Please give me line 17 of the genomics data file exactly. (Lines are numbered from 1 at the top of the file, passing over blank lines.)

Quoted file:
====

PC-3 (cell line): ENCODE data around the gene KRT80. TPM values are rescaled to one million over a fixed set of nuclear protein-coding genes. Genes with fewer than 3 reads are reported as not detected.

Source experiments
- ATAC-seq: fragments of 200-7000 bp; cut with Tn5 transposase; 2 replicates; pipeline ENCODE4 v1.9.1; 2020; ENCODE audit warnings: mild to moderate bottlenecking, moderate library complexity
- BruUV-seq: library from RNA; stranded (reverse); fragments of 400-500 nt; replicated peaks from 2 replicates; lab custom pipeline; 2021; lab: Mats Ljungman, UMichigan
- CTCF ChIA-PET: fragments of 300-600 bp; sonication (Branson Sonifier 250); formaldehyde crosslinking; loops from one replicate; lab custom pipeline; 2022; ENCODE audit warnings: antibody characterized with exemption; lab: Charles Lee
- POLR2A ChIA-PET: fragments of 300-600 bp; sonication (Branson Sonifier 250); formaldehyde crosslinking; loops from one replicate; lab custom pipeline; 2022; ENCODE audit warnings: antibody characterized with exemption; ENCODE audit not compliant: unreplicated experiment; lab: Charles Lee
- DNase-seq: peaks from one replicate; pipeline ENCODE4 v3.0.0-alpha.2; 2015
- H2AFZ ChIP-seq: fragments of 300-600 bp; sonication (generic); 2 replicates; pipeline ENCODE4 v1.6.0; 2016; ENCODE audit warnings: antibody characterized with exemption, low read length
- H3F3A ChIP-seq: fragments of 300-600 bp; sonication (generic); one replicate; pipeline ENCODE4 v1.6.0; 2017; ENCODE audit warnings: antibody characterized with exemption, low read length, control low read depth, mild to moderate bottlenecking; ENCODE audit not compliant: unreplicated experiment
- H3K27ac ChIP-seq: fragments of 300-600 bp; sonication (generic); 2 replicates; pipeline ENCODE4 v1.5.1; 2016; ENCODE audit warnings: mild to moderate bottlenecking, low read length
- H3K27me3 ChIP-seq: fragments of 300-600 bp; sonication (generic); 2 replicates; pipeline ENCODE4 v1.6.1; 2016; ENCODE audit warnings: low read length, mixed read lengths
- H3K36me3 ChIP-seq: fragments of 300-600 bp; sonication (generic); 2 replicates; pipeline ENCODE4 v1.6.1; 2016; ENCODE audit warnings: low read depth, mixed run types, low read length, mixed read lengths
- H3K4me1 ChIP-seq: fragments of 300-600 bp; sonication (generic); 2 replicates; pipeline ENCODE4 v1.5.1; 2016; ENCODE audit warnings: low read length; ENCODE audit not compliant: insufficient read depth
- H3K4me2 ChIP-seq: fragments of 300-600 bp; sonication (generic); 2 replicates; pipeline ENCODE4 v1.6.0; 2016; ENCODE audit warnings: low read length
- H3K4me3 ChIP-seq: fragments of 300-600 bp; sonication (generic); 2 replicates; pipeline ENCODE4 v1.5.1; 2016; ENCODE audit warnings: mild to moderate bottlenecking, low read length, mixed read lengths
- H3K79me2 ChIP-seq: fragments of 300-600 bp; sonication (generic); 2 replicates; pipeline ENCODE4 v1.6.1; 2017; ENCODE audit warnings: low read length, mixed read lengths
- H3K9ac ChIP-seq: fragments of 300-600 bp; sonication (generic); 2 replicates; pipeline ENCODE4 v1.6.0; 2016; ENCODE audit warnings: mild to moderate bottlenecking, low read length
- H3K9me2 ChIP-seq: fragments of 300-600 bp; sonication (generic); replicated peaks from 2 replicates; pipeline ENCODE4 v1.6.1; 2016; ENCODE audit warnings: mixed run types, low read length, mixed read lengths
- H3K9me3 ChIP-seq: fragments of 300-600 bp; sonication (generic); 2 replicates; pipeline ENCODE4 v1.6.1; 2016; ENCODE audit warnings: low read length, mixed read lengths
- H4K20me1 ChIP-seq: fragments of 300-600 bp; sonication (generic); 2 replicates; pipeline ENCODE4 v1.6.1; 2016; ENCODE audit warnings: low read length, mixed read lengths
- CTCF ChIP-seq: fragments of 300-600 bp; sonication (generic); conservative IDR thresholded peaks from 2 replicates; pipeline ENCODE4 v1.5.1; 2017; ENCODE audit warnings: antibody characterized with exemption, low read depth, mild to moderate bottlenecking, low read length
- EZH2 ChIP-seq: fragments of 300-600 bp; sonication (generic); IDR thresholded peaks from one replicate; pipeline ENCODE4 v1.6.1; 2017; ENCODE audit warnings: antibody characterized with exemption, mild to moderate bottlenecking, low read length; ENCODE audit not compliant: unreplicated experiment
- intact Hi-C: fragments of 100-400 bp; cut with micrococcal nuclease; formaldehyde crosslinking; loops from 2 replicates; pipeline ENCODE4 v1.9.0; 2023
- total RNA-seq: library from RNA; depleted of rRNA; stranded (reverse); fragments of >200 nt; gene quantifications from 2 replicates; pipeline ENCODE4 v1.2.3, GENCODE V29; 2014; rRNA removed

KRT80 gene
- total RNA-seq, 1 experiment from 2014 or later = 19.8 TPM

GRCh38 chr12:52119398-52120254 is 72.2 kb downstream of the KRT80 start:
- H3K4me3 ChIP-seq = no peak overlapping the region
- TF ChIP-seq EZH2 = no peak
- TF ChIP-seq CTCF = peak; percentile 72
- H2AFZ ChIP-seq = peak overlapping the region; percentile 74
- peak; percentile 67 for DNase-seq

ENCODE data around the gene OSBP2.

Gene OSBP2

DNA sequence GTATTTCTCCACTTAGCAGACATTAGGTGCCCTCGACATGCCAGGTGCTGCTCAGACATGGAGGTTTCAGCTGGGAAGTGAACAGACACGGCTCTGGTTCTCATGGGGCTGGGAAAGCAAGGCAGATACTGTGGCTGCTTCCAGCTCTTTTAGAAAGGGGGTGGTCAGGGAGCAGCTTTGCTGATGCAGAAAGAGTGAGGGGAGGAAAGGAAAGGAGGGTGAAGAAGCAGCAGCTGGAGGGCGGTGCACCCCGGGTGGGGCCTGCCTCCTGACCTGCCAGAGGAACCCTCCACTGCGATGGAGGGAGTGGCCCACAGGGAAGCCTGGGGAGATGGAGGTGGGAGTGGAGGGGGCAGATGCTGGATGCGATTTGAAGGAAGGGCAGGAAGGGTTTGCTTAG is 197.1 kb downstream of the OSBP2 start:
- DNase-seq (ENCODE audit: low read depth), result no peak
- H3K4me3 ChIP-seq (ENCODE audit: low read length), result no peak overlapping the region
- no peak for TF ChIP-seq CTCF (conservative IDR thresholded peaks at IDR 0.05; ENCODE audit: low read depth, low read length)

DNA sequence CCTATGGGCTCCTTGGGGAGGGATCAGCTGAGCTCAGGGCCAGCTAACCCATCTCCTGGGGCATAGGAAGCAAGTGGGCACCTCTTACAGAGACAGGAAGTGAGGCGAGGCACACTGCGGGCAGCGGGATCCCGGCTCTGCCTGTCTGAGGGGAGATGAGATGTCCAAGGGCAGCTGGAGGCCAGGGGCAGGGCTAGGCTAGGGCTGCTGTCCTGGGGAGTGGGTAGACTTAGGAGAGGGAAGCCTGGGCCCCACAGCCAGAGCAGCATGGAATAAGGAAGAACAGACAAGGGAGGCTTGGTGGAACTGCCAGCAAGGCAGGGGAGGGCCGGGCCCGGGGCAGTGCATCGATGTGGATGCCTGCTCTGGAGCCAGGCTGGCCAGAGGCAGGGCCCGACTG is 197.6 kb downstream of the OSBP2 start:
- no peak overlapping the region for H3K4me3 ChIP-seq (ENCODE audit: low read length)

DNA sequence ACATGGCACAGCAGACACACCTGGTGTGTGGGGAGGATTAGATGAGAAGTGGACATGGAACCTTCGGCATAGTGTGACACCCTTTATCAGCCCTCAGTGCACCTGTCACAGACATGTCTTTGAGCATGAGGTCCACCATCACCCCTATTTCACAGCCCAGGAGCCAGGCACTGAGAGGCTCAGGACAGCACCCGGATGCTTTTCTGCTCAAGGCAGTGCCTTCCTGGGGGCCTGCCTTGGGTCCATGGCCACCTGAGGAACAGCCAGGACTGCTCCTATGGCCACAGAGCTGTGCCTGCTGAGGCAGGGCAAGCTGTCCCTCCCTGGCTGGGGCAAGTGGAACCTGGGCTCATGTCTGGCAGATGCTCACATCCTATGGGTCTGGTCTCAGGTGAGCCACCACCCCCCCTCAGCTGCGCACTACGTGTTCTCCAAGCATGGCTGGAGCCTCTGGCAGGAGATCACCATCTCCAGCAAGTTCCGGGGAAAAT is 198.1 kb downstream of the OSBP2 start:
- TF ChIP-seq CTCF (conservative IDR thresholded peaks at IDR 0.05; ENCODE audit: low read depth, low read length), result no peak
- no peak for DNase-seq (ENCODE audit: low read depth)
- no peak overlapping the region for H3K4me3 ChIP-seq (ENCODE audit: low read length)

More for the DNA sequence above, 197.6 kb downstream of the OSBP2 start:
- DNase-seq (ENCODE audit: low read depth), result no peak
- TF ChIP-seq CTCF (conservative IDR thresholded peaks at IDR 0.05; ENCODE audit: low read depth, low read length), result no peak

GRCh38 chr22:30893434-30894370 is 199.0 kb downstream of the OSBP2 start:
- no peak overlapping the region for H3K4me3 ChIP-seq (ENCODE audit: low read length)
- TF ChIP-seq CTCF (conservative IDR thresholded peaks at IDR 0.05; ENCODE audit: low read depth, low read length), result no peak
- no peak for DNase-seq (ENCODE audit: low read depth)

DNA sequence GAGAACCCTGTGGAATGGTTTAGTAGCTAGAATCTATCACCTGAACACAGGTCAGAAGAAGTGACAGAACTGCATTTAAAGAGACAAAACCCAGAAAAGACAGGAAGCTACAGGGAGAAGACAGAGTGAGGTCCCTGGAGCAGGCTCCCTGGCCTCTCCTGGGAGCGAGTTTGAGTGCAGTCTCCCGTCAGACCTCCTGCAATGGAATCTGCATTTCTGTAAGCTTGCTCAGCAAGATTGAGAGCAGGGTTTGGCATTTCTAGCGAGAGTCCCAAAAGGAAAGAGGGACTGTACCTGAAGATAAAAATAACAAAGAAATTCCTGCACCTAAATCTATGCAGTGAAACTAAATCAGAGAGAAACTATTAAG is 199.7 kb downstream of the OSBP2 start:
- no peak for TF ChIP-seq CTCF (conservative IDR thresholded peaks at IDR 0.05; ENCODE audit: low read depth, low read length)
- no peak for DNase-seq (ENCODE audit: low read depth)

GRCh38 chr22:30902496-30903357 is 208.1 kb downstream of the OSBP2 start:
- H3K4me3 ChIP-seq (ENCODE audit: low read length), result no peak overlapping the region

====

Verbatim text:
- H3K9ac ChIP-seq: fragments of 300-600 bp; sonication (generic); 2 replicates; pipeline ENCODE4 v1.6.0; 2016; ENCODE audit warnings: mild to moderate bottlenecking, low read length